Psychology - Chapter 14 Summary The study of abnormal...

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Chapter 14 Summary The study of abnormal behavior, or psychopathology , can be traced to at least as early as 3000 B.C. from evidence of trepanning, or drilling some holes in the skull. Today abnormal behavior is considered to be any behavior that is rare, deviates from the social norm within the situational context , causes subjective discomfort , or is maladaptive . Psychological disorders are defined as a pattern of behavior that causes people significant distress, causes them to harm themselves or others, or interferes with their ability to function in daily life. The sociocultural perspective of abnormality takes into account the effect of culture on behavior and suggests that psychological disorders should be assessed within the realm of cultural relativity . Culture-bound syndromes are certain psychological disorders that are only found in particular cultures. The biological model of psychopathology proposes that psychological disorders arise from a physical or biological cause. The psychoanalytical model suggests that disorders are the result of repressed thoughts in the unconscious mind, while the behaviorist model explains disorders as a set of learned behaviors. Cognitive psychologists have proposed the cognitive model which describes psychological disorders as resulting from faulty thinking patterns. The biopsychosocial model proposes that abnormal behavior is the result of biological, psychological, social, and cultural influences. Currently in the United States, psychological disorders are assessed by referring to the Diagnostics and Statistical Manual of Mental Disorders, Version 4, Text Revision ( DSM-IV-TR ) which provides information about 250 different disorders including common symptoms, prevalence rates, and criteria for diagnosis. The individual is assessed in five different categories, or axes. Axis 1 contains all the psychological disorders except personality disorders. Axis II includes personality disorders and mental retardation. Axis III includes an assessment of any physical disorders that affect a person psychologically. Axis IV consists of problems in a person’s environment that may be affecting his or her psychological functioning, and Axis V is an assessment of a person’s overall (or global) level of functioning ranging from 0 to 100. In a given year, about 22 percent of adults in the United States could be diagnosed with a mental disorder. Anxiety disorders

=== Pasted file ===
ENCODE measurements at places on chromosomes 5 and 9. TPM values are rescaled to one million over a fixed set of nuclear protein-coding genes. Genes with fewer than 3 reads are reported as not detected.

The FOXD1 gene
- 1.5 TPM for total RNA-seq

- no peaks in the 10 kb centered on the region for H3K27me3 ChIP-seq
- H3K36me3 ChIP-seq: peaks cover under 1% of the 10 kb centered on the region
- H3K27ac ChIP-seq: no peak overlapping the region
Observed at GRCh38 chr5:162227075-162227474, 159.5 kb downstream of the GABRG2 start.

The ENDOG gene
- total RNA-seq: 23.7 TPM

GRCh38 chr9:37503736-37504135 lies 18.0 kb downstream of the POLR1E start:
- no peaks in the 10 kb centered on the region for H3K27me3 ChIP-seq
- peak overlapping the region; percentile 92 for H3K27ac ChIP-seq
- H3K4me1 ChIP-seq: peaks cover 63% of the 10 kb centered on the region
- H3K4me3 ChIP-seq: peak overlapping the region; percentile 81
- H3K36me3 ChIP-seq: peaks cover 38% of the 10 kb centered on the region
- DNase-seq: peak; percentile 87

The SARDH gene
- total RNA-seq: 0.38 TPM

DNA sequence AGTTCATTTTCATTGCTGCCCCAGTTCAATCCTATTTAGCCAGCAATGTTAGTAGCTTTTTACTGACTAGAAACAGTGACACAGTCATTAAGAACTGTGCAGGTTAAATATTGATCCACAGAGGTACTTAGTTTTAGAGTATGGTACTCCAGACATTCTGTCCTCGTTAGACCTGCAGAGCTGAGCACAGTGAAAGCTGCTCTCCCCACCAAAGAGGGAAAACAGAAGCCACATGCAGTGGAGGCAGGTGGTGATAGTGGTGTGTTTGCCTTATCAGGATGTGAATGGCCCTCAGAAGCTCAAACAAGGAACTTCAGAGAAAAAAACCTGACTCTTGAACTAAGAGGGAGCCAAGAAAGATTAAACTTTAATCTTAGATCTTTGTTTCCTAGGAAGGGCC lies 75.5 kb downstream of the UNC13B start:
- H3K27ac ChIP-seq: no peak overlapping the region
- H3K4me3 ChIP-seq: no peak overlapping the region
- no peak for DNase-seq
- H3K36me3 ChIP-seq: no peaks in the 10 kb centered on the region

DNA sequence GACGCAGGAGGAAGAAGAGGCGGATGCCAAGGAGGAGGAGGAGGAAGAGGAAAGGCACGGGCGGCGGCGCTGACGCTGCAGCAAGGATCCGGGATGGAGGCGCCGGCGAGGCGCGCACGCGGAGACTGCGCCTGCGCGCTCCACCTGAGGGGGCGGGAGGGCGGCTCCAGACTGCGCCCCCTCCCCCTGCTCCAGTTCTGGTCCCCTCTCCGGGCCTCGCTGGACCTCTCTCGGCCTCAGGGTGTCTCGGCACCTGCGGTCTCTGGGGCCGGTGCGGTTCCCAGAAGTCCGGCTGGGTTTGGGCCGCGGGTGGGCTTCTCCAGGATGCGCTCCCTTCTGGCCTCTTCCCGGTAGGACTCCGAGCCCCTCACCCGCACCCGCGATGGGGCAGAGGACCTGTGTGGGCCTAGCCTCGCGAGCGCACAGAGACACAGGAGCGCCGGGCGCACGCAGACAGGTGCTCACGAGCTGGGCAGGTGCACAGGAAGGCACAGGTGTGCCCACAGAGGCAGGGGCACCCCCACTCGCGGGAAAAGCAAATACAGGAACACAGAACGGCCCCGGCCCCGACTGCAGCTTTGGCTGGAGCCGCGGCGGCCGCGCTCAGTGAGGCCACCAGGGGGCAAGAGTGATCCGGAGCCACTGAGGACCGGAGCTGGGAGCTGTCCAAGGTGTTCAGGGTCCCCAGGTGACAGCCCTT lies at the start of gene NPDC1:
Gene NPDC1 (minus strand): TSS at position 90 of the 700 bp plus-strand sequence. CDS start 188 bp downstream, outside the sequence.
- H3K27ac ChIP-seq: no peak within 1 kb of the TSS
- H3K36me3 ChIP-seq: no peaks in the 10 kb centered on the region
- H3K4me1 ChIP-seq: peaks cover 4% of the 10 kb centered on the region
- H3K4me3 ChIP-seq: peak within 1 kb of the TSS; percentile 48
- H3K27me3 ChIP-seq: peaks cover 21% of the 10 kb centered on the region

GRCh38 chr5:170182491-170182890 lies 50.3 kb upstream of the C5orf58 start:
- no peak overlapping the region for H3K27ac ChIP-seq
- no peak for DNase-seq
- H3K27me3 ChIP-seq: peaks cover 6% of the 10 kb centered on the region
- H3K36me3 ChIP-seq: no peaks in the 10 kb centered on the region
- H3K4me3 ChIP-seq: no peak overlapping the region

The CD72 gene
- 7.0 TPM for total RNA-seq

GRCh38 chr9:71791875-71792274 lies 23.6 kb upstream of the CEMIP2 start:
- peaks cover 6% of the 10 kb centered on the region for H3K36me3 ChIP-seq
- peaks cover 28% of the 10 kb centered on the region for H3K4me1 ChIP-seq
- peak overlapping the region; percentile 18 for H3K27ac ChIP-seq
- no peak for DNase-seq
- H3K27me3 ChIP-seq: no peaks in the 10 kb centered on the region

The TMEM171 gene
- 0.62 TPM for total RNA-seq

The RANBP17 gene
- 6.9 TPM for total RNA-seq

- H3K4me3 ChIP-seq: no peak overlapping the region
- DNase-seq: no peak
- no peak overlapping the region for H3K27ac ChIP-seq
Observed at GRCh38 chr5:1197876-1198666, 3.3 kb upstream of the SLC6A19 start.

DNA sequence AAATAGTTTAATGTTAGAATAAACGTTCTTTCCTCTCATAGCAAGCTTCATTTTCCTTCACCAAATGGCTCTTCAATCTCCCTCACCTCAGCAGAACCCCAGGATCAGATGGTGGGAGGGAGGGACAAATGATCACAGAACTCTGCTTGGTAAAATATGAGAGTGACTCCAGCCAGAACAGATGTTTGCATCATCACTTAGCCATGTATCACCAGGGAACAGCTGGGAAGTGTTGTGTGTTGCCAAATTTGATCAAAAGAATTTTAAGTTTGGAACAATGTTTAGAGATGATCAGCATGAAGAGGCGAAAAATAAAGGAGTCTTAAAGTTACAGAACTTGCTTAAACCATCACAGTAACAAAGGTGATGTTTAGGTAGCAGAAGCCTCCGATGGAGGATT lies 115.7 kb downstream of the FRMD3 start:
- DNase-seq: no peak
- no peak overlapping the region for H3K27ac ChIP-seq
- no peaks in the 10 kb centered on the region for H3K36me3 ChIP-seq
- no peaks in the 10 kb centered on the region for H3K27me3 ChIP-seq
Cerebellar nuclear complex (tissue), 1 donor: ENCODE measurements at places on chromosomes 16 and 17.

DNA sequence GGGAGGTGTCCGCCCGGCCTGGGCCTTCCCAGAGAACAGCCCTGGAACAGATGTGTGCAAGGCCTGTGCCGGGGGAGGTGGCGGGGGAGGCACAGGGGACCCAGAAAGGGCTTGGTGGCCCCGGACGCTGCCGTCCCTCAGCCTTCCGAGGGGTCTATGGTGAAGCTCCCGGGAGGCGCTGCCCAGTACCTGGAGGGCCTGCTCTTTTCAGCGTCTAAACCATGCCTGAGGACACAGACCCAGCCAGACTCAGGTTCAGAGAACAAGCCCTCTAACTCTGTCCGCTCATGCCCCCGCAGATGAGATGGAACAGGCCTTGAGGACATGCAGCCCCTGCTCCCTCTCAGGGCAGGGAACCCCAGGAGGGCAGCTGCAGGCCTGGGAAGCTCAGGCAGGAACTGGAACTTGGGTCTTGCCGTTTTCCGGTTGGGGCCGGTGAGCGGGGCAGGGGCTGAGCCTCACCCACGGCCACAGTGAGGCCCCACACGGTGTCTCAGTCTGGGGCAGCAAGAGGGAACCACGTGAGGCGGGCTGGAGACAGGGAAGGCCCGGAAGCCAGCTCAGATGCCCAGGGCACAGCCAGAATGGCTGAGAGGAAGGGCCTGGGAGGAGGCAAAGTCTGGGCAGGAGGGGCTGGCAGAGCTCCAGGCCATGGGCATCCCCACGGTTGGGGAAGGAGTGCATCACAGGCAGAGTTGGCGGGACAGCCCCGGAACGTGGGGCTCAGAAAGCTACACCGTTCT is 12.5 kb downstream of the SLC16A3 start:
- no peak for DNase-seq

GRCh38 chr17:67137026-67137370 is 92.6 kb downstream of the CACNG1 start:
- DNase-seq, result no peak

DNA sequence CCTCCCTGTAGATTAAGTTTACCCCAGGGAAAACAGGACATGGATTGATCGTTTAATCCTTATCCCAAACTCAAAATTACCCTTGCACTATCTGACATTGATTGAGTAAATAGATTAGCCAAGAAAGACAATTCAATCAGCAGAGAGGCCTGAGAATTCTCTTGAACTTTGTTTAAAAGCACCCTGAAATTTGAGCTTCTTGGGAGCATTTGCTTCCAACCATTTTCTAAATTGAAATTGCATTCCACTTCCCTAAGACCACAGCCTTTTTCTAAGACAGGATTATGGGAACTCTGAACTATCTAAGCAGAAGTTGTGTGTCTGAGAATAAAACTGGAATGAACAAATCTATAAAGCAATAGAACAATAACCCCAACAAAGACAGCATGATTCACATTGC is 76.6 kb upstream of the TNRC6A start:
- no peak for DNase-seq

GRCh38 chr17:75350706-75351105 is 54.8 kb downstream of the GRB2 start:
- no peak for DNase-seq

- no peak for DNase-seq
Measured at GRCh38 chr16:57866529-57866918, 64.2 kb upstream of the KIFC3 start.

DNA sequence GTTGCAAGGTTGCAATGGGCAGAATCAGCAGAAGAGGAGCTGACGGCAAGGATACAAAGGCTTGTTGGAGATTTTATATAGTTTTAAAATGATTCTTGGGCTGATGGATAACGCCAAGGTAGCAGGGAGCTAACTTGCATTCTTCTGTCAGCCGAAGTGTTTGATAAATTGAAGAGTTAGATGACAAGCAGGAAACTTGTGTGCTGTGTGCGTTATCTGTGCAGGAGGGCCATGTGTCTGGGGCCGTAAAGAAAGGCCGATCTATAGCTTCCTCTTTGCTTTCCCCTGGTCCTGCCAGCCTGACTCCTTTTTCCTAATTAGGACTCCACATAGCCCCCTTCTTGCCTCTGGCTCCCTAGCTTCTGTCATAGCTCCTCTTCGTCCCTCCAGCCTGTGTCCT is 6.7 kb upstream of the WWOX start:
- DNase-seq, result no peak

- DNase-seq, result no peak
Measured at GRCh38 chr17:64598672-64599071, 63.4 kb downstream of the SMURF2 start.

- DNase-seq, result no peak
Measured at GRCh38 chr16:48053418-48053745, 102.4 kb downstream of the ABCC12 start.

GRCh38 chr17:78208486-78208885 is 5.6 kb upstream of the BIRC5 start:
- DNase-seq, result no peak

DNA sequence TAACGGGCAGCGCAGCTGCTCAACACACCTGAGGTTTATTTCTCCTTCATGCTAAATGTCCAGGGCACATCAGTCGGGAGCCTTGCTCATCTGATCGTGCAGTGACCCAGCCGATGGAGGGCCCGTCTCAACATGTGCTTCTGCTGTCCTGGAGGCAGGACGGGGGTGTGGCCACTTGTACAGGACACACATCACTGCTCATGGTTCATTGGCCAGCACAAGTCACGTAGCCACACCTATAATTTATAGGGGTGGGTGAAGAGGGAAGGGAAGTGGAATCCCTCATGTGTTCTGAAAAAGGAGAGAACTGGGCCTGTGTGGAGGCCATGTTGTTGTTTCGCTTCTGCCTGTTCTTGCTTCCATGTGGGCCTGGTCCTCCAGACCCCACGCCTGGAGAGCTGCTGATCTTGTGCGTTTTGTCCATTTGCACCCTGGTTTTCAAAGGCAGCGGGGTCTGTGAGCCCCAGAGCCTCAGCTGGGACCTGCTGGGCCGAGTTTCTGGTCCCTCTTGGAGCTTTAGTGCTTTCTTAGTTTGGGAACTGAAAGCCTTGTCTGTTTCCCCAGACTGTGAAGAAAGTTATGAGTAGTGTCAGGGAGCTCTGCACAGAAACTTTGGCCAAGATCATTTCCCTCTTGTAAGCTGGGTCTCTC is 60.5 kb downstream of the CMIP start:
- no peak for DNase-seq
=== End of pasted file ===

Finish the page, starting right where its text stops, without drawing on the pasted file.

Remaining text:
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This note was uploaded on 10/23/2009 for the course PSYCH 101 taught by Professor Nahad during the Fall '07 term at Ivy Tech Community College.

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Psychology - Chapter 14 Summary The study of abnormal...

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